With government approval of its status change, the university in Ariel passed another stage on its way to becoming a fully-accredited university. Prime Minister Benjamin Netanyahu said that the upgrade is an academic necessity, not a political one. “The population growth has created the need for another academic university institution.” At the same time, in private meetings, Ehud Barak has said that “it is not clear why Ariel – yes and Tel Hai – no.”
The battle over Ariel university is over. The government approved the status upgrade of the university center to a full-fledged university. During the debate over the issue, Prime Minister Benjamin Netanyahu said that it is important for there to be another university in Israel. “I don’t think that seven universities are enough in the State of Israel, that after 40 years, there shouldn’t be another university,” he said.
According to the Prime Minister, “Ariel is an inseparable part of the State of Israel and it will remain an inseparable part of the country in any possible future arrangement, just like all other population blocs. The approval of the Ariel university is part of a series of steps being taken to advance higher education in Israel. This decision is an expression of our confidence in the academic level of the Ariel university.”
At the same time that the Prime Minister was asking cabinet members to approve the status change of the university, Defense Minister Ehud Barak was privately saying that, “it’s not clear why Ariel – yes and Tel Hai – no,” referring to Tel- Hai College, on Israel’s northern border.
At the beginning of the cabinet meeting, Netanyahu stated that the approval of Ariel fills an academic necessity, rather than a political one. “I don’t think that seven universities are sufficient for the State of Israel. There is a need for another one.” Netanyahu said, “After decades during which our population has doubled and tripled, our young people want to acquire university education and I am opposed to the protectiveness of the academic guild.”
Education Minister Gideon Saar has been attempting, for quite some time, to gain the necessary majority in the cabinet to upgrade Ariel to a fully accredited university. “The university met all the necessary criteria and academic standards. I truly believe that the establishment of an eighth university in Israel will strengthen the system of higher education, and I hope the cabinet will make this decision,” he said.
For the past 15 years Abdullah Faarruq was the Muslim chaplain at Northeastern University in Boston. This week, Faarruq was revealed to be an Islamic extremist who encouraged acts of violence and who has publicly supported multiple convicted terrorists. But all traces of Faarruq suddenly disappeared from the Northeastern University website just days after his ties were announced in an article, and just before a shocking and carefully sourced video was released.
Dr. Charles Jacobs, a Boston-area human rights activist and president of Americans for Peace and Tolerance, created the video revealing Faarruq as a supporter of convicted Islamic terrorists, such as Aafia Siddiqui, a close associate of the Blind Sheikh Omar Abdel-Rahman, the convicted mastermind of the 1993 World Trade Center bombing.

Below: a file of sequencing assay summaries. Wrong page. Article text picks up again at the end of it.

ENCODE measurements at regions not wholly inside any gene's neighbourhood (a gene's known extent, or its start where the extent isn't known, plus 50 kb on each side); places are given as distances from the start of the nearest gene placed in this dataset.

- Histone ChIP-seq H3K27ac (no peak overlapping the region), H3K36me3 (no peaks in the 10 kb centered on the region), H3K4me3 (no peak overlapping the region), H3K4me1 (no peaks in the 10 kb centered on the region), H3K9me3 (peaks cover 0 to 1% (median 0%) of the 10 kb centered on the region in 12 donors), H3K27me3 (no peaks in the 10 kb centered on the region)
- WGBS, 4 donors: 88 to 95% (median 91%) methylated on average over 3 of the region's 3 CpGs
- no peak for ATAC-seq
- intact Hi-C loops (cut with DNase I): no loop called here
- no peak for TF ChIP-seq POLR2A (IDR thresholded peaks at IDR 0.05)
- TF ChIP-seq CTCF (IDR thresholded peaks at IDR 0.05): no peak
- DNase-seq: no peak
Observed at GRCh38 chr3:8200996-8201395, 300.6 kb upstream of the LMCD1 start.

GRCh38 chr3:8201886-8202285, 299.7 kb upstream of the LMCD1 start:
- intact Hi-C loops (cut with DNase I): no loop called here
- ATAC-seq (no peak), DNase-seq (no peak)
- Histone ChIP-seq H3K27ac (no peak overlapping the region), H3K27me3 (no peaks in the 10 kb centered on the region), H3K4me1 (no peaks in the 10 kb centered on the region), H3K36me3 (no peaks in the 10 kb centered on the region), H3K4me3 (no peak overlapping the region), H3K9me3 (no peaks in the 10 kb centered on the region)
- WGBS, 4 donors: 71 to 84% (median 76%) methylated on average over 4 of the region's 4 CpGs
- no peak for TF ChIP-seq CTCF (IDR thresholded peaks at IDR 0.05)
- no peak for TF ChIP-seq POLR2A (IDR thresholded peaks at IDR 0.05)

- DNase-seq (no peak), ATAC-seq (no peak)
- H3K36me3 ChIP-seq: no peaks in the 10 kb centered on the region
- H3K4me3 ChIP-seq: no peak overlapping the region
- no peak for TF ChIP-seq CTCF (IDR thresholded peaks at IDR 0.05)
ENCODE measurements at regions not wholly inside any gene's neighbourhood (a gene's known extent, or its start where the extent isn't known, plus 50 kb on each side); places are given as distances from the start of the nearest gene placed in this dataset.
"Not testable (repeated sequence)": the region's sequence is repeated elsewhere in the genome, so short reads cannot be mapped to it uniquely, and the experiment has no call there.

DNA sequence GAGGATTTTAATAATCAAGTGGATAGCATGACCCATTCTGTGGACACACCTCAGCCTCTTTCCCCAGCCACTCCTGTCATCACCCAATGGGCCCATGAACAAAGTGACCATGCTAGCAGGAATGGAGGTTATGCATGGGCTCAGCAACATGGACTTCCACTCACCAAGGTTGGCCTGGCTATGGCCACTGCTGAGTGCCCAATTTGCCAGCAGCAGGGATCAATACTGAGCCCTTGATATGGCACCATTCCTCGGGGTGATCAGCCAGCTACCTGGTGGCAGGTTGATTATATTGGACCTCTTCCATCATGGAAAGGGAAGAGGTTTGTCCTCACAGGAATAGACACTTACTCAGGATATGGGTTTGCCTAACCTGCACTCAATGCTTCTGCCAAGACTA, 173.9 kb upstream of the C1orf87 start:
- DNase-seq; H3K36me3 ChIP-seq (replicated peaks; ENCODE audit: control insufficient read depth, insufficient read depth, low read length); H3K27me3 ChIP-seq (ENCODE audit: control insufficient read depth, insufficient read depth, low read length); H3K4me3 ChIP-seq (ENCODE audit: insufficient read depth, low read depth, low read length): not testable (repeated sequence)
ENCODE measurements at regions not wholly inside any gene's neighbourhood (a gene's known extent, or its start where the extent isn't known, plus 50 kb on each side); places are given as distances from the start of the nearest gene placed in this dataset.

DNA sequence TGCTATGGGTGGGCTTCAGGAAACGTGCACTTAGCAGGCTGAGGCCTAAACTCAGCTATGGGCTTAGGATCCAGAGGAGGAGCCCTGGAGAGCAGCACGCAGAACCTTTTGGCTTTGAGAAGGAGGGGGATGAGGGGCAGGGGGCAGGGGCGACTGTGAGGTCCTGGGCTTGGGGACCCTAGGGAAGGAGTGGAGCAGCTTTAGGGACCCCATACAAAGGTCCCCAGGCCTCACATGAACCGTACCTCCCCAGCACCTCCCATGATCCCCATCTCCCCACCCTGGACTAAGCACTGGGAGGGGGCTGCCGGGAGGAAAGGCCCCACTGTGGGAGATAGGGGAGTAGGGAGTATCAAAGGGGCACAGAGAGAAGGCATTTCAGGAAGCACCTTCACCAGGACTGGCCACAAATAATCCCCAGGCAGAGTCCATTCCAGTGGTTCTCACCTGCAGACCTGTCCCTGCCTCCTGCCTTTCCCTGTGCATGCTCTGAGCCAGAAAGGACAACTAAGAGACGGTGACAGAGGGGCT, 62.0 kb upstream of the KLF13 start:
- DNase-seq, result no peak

In 2004, FBI Director Robert Mueller described Aafia Siddiqui as one of the seven most wanted Al Qaeda terrorists. Siddiqui, who used to attend Farruuq’s mosque, was also assisted by him in distributing jihadist literature.
In 2008, Siddiqui was arrested in Afghanistan and charged with attempting to use an assault rifle on FBI agents. In her possession were plans for a chemical attack on New York City and a large amount of cyanide. In 2010, she was convicted and sentenced to 86 years in jail.
In lectures around Boston, Faaruuq had called on Boston Muslims to defend Siddiqui because “after they’re finished with Aafia, they’re gonna come to your door.” He told worshippers to not be afraid to “grab onto the gun and the sword, go out into this world and do your job.”
Faarruq has publicly supported other known terrorists, such as Tarek Mehanna. Mehanna who was arrested and convicted in April 2012 on terror charges, including plans to murder American soldiers and politicians, and another plan to attack a mall in Massachusetts, patterned on the 2008 terrorist attacks in Mumbai, India. Mehanna had taught evening classes on Islam at Northeastern.
Faarruq is shown with Northeastern students in APT’s video at a rally outside the courthouse where Mehanna was denied bail, in February, 2011. Mehanna was indicted with another man with Northeastern University connections, Ahmad Abusamra. The two considered themselves to be the “media wing” of al Qaeda in Iraq.
On April 3, 2011, the student members of the Islamic Society of Northeastern University, whose spiritual advisor was Faarruq, held a seminar and concert in support of Tarek Mehanna.
Jacobs told The Jewish Press that, although he was “pleased that Northeastern University removed Faarruq from a position of influence over university students,” much more needed to be done.